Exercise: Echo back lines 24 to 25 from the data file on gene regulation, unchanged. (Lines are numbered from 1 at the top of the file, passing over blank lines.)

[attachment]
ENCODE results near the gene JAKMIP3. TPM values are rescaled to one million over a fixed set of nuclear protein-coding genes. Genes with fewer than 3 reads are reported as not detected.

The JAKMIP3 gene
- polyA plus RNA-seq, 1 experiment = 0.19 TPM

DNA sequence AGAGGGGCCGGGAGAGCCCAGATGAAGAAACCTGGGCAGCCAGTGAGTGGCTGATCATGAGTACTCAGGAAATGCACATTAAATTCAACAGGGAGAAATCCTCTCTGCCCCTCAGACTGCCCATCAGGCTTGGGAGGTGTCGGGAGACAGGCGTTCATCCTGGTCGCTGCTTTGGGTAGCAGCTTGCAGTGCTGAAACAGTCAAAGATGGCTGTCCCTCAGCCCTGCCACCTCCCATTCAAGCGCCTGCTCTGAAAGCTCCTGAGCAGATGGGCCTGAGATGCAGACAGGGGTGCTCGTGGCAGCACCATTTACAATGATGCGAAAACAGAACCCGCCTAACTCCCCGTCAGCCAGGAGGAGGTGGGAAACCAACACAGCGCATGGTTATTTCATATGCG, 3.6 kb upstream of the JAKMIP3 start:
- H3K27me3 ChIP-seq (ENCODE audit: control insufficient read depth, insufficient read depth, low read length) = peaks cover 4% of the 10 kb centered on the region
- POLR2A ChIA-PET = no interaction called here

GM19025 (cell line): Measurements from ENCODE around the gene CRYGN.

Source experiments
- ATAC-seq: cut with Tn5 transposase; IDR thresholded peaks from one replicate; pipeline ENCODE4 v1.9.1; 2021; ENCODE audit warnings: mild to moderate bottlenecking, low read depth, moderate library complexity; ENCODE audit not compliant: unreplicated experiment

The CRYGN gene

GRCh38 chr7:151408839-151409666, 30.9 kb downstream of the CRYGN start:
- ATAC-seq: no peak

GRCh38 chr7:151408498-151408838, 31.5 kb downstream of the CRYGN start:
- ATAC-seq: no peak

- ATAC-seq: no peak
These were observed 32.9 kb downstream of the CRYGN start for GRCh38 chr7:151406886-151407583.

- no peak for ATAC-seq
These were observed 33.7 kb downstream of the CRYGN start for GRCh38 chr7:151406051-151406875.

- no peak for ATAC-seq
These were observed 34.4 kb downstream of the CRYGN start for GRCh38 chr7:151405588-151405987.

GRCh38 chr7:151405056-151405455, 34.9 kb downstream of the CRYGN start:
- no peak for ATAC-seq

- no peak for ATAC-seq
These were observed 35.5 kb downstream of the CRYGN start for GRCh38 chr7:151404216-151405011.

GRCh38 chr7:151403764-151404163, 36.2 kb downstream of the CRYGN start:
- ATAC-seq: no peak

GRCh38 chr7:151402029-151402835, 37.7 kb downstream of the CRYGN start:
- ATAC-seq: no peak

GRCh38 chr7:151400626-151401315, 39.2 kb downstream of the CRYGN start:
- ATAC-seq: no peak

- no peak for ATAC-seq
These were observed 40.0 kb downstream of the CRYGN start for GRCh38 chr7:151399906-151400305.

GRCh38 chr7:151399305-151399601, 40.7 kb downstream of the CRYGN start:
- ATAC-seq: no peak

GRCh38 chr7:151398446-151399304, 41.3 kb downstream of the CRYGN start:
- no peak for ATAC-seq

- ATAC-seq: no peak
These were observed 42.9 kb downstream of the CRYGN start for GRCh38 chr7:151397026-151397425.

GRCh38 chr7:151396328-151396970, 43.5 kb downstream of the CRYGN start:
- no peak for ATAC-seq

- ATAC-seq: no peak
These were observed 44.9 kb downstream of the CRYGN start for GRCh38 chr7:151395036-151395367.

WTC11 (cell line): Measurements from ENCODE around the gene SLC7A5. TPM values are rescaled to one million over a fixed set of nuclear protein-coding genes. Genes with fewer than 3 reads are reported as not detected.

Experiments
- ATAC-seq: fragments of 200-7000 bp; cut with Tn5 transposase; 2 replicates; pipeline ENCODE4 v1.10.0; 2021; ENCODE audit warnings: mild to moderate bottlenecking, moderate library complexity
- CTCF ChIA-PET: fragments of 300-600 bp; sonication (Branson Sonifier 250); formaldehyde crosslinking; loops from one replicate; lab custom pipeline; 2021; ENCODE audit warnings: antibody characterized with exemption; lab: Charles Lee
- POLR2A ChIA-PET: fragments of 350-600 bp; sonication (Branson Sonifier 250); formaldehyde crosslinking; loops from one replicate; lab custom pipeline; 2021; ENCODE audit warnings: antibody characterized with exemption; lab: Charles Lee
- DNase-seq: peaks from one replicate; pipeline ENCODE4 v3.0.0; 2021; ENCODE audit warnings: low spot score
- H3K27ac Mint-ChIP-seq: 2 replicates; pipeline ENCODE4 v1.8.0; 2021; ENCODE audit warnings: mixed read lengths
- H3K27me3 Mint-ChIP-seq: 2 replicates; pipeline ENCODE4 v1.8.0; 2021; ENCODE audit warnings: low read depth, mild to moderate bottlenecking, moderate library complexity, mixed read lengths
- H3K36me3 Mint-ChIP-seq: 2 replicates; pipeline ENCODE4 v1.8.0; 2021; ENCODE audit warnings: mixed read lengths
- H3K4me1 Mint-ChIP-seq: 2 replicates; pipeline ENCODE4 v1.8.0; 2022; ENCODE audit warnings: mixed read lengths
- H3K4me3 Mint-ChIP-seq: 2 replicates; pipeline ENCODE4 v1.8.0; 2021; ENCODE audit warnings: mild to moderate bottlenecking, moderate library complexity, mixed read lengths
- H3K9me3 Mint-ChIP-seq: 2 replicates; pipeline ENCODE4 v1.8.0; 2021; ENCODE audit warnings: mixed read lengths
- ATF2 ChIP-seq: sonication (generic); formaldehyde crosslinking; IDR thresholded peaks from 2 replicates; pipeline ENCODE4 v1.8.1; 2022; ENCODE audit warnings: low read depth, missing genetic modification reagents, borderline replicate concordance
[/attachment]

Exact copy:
These were observed 35.5 kb downstream of the CRYGN start for GRCh38 chr7:151404216-151405011.

GRCh38 chr7:151403764-151404163, 36.2 kb downstream of the CRYGN start: